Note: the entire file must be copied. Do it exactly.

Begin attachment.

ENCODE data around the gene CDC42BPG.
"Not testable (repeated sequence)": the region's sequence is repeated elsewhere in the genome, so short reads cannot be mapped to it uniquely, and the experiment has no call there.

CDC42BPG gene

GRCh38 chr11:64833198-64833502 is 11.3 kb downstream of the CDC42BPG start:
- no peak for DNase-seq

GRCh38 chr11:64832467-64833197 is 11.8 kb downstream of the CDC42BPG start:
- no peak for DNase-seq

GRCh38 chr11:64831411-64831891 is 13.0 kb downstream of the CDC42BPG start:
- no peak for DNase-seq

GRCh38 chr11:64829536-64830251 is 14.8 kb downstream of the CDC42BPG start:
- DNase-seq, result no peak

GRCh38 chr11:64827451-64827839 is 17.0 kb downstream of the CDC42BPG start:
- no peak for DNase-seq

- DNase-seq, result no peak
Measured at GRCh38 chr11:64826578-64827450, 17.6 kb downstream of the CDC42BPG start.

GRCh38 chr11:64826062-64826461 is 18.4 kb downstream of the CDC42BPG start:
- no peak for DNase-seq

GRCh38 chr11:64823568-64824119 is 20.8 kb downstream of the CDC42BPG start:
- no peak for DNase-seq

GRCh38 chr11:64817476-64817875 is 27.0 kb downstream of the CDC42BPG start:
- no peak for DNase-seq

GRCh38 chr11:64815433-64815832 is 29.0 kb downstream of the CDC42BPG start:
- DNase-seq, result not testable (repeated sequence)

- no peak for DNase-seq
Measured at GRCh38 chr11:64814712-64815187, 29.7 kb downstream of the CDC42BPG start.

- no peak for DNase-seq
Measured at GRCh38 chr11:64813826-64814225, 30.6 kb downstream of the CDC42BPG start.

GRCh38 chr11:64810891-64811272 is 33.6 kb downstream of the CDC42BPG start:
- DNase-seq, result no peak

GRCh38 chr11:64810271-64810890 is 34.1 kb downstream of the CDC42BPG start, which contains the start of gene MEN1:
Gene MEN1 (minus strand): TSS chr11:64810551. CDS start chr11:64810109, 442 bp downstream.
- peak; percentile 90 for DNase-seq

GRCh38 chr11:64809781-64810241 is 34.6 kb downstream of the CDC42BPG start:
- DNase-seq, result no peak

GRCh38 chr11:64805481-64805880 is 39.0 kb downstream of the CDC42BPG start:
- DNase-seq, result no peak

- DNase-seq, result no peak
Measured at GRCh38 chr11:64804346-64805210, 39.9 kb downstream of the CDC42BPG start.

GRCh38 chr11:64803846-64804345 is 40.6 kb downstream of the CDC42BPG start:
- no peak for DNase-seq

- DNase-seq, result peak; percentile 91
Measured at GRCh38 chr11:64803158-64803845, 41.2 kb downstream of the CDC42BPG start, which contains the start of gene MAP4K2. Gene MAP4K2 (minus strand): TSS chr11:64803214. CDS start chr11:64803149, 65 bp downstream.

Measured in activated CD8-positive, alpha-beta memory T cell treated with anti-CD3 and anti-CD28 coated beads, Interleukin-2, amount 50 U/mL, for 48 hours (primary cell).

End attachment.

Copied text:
ENCODE data around the gene CDC42BPG.
"Not testable (repeated sequence)": the region's sequence is repeated elsewhere in the genome, so short reads cannot be mapped to it uniquely, and the experiment has no call there.

CDC42BPG gene

GRCh38 chr11:64833198-64833502 is 11.3 kb downstream of the CDC42BPG start:
- no peak for DNase-seq

GRCh38 chr11:64832467-64833197 is 11.8 kb downstream of the CDC42BPG start:
- no peak for DNase-seq

GRCh38 chr11:64831411-64831891 is 13.0 kb downstream of the CDC42BPG start:
- no peak for DNase-seq

GRCh38 chr11:64829536-64830251 is 14.8 kb downstream of the CDC42BPG start:
- DNase-seq, result no peak

GRCh38 chr11:64827451-64827839 is 17.0 kb downstream of the CDC42BPG start:
- no peak for DNase-seq

- DNase-seq, result no peak
Measured at GRCh38 chr11:64826578-64827450, 17.6 kb downstream of the CDC42BPG start.

GRCh38 chr11:64826062-64826461 is 18.4 kb downstream of the CDC42BPG start:
- no peak for DNase-seq

GRCh38 chr11:64823568-64824119 is 20.8 kb downstream of the CDC42BPG start:
- no peak for DNase-seq

GRCh38 chr11:64817476-64817875 is 27.0 kb downstream of the CDC42BPG start:
- no peak for DNase-seq

GRCh38 chr11:64815433-64815832 is 29.0 kb downstream of the CDC42BPG start:
- DNase-seq, result not testable (repeated sequence)

- no peak for DNase-seq
Measured at GRCh38 chr11:64814712-64815187, 29.7 kb downstream of the CDC42BPG start.

- no peak for DNase-seq
Measured at GRCh38 chr11:64813826-64814225, 30.6 kb downstream of the CDC42BPG start.

GRCh38 chr11:64810891-64811272 is 33.6 kb downstream of the CDC42BPG start:
- DNase-seq, result no peak

GRCh38 chr11:64810271-64810890 is 34.1 kb downstream of the CDC42BPG start, which contains the start of gene MEN1:
Gene MEN1 (minus strand): TSS chr11:64810551. CDS start chr11:64810109, 442 bp downstream.
- peak; percentile 90 for DNase-seq

GRCh38 chr11:64809781-64810241 is 34.6 kb downstream of the CDC42BPG start:
- DNase-seq, result no peak

GRCh38 chr11:64805481-64805880 is 39.0 kb downstream of the CDC42BPG start:
- DNase-seq, result no peak

- DNase-seq, result no peak
Measured at GRCh38 chr11:64804346-64805210, 39.9 kb downstream of the CDC42BPG start.

GRCh38 chr11:64803846-64804345 is 40.6 kb downstream of the CDC42BPG start:
- no peak for DNase-seq

- DNase-seq, result peak; percentile 91
Measured at GRCh38 chr11:64803158-64803845, 41.2 kb downstream of the CDC42BPG start, which contains the start of gene MAP4K2. Gene MAP4K2 (minus strand): TSS chr11:64803214. CDS start chr11:64803149, 65 bp downstream.

Measured in activated CD8-positive, alpha-beta memory T cell treated with anti-CD3 and anti-CD28 coated beads, Interleukin-2, amount 50 U/mL, for 48 hours (primary cell).